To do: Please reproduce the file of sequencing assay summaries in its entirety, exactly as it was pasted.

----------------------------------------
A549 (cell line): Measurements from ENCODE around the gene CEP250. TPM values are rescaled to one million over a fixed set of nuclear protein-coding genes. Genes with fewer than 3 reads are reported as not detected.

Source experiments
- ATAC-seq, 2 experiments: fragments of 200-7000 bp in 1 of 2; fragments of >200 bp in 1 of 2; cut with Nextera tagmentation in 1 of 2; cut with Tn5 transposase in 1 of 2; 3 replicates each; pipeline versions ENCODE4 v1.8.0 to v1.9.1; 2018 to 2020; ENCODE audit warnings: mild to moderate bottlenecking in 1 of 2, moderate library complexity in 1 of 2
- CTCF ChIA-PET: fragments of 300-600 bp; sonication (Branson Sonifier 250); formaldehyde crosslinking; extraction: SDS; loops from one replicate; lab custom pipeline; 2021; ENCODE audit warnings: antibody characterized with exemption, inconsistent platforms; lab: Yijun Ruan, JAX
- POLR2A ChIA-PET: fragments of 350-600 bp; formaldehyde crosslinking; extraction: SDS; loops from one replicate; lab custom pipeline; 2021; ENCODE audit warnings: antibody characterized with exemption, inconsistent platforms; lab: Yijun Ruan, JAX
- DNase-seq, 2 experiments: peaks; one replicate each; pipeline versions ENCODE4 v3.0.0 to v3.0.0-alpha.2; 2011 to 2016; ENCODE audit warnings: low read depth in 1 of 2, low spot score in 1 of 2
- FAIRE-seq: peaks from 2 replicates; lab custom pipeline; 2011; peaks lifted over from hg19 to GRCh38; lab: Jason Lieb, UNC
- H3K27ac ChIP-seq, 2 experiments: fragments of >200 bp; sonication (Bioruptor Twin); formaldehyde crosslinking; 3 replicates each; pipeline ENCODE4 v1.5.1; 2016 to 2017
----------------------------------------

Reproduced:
A549 (cell line): Measurements from ENCODE around the gene CEP250. TPM values are rescaled to one million over a fixed set of nuclear protein-coding genes. Genes with fewer than 3 reads are reported as not detected.

Source experiments
- ATAC-seq, 2 experiments: fragments of 200-7000 bp in 1 of 2; fragments of >200 bp in 1 of 2; cut with Nextera tagmentation in 1 of 2; cut with Tn5 transposase in 1 of 2; 3 replicates each; pipeline versions ENCODE4 v1.8.0 to v1.9.1; 2018 to 2020; ENCODE audit warnings: mild to moderate bottlenecking in 1 of 2, moderate library complexity in 1 of 2
- CTCF ChIA-PET: fragments of 300-600 bp; sonication (Branson Sonifier 250); formaldehyde crosslinking; extraction: SDS; loops from one replicate; lab custom pipeline; 2021; ENCODE audit warnings: antibody characterized with exemption, inconsistent platforms; lab: Yijun Ruan, JAX
- POLR2A ChIA-PET: fragments of 350-600 bp; formaldehyde crosslinking; extraction: SDS; loops from one replicate; lab custom pipeline; 2021; ENCODE audit warnings: antibody characterized with exemption, inconsistent platforms; lab: Yijun Ruan, JAX
- DNase-seq, 2 experiments: peaks; one replicate each; pipeline versions ENCODE4 v3.0.0 to v3.0.0-alpha.2; 2011 to 2016; ENCODE audit warnings: low read depth in 1 of 2, low spot score in 1 of 2
- FAIRE-seq: peaks from 2 replicates; lab custom pipeline; 2011; peaks lifted over from hg19 to GRCh38; lab: Jason Lieb, UNC
- H3K27ac ChIP-seq, 2 experiments: fragments of >200 bp; sonication (Bioruptor Twin); formaldehyde crosslinking; 3 replicates each; pipeline ENCODE4 v1.5.1; 2016 to 2017